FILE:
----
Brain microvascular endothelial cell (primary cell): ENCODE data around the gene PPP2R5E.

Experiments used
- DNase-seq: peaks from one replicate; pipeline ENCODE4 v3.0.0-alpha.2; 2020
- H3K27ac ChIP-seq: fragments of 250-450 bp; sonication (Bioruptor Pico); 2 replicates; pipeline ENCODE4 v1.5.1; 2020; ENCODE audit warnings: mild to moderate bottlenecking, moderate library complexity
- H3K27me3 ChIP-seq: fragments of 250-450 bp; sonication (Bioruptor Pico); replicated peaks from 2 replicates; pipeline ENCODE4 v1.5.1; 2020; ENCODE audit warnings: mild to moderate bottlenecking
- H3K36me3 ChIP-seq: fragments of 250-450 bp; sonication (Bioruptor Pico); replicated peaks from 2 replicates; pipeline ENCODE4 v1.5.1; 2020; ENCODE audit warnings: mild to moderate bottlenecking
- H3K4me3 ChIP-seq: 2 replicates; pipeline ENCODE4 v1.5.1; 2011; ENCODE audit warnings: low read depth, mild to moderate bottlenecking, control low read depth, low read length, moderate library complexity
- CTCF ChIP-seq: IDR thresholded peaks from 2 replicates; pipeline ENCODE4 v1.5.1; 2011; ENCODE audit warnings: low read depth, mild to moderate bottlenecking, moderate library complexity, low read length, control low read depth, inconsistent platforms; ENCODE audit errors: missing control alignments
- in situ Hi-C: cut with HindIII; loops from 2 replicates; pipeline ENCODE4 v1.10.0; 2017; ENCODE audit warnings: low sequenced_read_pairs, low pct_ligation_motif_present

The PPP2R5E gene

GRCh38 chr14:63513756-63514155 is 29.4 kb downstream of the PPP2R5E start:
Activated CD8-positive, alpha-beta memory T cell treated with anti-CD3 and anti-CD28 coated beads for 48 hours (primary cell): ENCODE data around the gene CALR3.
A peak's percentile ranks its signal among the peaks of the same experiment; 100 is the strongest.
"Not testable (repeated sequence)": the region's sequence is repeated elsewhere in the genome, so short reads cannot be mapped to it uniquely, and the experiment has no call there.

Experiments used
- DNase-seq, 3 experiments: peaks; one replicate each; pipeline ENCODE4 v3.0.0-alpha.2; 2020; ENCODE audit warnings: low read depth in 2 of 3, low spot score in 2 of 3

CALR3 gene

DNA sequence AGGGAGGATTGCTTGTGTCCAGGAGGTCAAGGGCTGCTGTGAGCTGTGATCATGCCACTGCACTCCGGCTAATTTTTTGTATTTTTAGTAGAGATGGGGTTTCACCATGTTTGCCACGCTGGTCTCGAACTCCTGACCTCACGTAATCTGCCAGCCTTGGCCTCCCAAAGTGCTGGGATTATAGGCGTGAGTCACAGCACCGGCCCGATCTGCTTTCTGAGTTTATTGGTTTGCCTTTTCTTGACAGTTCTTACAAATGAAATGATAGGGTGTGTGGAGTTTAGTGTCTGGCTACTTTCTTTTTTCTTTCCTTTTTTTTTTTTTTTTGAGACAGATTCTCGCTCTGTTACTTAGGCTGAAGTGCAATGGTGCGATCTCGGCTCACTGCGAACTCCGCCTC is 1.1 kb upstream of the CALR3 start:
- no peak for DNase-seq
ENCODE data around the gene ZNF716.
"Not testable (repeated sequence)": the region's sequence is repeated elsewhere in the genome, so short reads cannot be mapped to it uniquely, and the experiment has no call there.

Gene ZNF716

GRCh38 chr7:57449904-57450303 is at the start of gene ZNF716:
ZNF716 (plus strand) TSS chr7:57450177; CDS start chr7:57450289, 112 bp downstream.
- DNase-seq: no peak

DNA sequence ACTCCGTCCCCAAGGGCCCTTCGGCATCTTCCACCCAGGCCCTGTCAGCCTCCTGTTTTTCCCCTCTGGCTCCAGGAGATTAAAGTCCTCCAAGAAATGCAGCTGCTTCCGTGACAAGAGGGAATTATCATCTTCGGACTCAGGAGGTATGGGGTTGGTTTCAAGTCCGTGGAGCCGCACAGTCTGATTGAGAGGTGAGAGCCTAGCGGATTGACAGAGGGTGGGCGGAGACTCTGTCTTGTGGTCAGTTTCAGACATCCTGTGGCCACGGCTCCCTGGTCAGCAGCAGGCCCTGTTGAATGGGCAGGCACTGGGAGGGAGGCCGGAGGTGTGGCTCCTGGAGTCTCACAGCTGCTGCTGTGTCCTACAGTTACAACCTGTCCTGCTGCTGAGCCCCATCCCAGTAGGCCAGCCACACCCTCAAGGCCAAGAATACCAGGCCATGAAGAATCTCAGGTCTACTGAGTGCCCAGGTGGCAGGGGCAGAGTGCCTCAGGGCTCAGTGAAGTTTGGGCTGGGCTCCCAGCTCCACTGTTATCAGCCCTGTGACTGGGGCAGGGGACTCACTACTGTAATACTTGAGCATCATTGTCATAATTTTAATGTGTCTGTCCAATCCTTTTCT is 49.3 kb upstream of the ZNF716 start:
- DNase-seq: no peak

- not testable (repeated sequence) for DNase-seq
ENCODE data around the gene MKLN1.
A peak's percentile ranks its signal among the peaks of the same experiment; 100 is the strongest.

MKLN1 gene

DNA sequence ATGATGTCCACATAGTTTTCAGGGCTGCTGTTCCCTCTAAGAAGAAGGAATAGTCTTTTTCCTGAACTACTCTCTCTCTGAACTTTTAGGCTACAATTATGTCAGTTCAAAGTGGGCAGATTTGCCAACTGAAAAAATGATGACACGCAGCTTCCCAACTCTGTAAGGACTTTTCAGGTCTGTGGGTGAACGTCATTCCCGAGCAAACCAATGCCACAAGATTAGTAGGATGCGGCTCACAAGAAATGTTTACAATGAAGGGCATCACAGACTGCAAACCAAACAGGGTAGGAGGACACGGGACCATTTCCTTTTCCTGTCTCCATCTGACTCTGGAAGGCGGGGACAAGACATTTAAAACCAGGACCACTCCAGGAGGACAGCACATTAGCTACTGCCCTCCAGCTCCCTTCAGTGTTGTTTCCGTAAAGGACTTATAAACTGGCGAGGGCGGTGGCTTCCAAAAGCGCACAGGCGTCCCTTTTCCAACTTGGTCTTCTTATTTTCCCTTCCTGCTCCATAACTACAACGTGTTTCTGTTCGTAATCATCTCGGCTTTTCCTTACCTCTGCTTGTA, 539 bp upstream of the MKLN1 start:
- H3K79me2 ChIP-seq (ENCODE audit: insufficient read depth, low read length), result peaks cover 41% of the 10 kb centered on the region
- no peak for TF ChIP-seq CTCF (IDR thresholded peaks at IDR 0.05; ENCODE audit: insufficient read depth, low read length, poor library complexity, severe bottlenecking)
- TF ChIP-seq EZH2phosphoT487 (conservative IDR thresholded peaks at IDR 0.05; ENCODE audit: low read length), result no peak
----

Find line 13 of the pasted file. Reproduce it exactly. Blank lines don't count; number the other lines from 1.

A peak's percentile ranks its signal among the peaks of the same experiment; 100 is the strongest.